Under my byline

Fair business

Posted in Books, Living by Rrishi on 18 April 2009

OVERLEAF 25

India is the “Market Focus” country at the London Book Fair, which calls itself “the leading spring book publishing and rights trading event”, this coming week. In 2006, India was “Guest of Honour” at the Frankfurt Book Fair, the biggest book fair in the world (in 2009, it will be China).

The habit of paying special attention to the business and art of literature of particular countries at the great international book fairs (including Kolkata, where this year’s “theme country” was Scotland) is not so old — centuries younger than book fairs themselves. The trend seems to have started in the 1970s, but only in the 1990s did it pick up momentum. So India, this enormous, un-ignorable, English-reading country, is not late to make it onto “focus” lists; the reason it had to wait even this long resembles the reason why Western business was seriously attracted to India only in the 1990s.

Inevitably, though, when one is talking books, culture looms over business. The Frankfurt fair pleasantly resolves the contradiction by describing itself as a “major cultural event”. Business happens, but within the framework of culture; without the urge to culture, there is no publishing business. In Germany, trade fairs with international reach are an ancient institution, and hence part of culture.

At London, the organisers are more uncomfortably alive to the contradiction, and at some pains to define themselves. In an interview last month I asked Alistair Burtenshaw, director of the London fair, what they had learnt from other major fairs about running a focus country programme. He said: “We are clearly a trade fair. ‘Market Focus’ might sound very business-orientated, but I do feel that in order to spread literature you do need both — you need fantastic writers and writing, great translators, but you also need great publishers, publishers who are passionate, they’re excited, they’re enthusiastic about work and want to make it a success and are good at business. And then you need great distributors, great booksellers who know how to sell a book to an audience whether it’s online, an individual store or a chain. We feel that you can’t ignore the business element.”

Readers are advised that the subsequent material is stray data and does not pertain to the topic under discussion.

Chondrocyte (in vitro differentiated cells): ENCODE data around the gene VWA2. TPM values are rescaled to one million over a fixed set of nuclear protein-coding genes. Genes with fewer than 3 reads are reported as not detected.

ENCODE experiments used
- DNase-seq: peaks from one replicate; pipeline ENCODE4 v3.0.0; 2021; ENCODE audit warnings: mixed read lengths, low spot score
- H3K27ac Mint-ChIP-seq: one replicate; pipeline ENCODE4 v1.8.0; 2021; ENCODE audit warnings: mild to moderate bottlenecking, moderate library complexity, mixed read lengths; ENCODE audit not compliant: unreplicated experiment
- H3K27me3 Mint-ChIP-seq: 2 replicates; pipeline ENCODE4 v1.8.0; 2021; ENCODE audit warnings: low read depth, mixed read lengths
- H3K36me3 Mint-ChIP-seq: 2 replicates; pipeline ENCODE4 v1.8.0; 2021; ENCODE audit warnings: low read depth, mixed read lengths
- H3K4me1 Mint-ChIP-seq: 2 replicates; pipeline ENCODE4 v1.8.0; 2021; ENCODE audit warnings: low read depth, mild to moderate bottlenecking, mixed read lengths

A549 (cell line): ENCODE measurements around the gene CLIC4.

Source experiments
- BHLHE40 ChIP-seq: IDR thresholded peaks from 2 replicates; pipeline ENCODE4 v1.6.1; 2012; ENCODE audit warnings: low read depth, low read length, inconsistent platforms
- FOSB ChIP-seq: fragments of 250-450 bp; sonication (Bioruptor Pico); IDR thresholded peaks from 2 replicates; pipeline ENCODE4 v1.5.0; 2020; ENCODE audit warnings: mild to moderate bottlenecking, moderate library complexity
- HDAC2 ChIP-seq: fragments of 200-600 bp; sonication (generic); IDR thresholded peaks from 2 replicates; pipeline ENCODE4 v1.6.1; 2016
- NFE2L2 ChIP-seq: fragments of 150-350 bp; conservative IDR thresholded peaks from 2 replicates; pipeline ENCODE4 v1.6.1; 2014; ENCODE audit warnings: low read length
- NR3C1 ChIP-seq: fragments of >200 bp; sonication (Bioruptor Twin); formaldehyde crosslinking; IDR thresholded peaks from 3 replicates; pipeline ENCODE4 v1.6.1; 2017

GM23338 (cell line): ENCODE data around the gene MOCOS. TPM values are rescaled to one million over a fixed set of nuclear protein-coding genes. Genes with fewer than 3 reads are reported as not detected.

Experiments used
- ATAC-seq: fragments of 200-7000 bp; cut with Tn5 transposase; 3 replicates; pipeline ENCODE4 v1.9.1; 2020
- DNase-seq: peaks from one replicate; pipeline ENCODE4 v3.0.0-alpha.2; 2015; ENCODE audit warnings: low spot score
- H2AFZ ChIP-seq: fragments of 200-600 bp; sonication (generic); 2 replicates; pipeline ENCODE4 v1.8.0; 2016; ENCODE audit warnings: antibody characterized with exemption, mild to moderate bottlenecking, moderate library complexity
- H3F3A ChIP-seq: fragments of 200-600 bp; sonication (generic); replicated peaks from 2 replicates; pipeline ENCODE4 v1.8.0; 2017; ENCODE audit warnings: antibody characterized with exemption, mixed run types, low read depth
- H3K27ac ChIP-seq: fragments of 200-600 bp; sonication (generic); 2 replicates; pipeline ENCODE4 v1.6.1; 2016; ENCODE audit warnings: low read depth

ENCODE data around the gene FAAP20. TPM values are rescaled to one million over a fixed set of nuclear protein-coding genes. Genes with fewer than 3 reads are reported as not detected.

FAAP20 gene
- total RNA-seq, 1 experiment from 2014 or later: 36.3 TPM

So this year the array of “seminars” which is the backbone of the Market Focus programme will include such topics as bilateral trade, publishing services, children’s publishing and the Indian publishing market, apart from the regular literary panel-talk by Indian writers famous in the UK. The seminars were organised by Sujata Sen, Director East India — resonant title! — of the British Council, in consultation with a staggering array of Indian organisations: ICCR, ITPO, Capexil, CII, NBT, Sahitya Akademi, Federation of Indian Publishers… (Yet, to my uninformed eye, most of the ideas seem to have come from the British Council, which is to their credit.) And there are prizes to be handed out: international young publisher of the year, UK young entrepreneur of the year.

This potentially fruitful jumble of objectives is where the “culture” leaks in again — UK culture, that is. To the question “Why India?” the answer always includes “cultural and linguistic diversity”. It’s a self-conscious and very contemporary message from the multi-culti UK, where diversity is a professed political and social good, as is youth, yet the actual understanding of and ability to manage either are rather weak. After centuries of association, India is still new and mysterious to Britain — a testament to the depth of the relationship, or to relative size, or a sign that Britain remains boxed in by the various other-hoods it shelters and which colour its outlook to the rest of the world.

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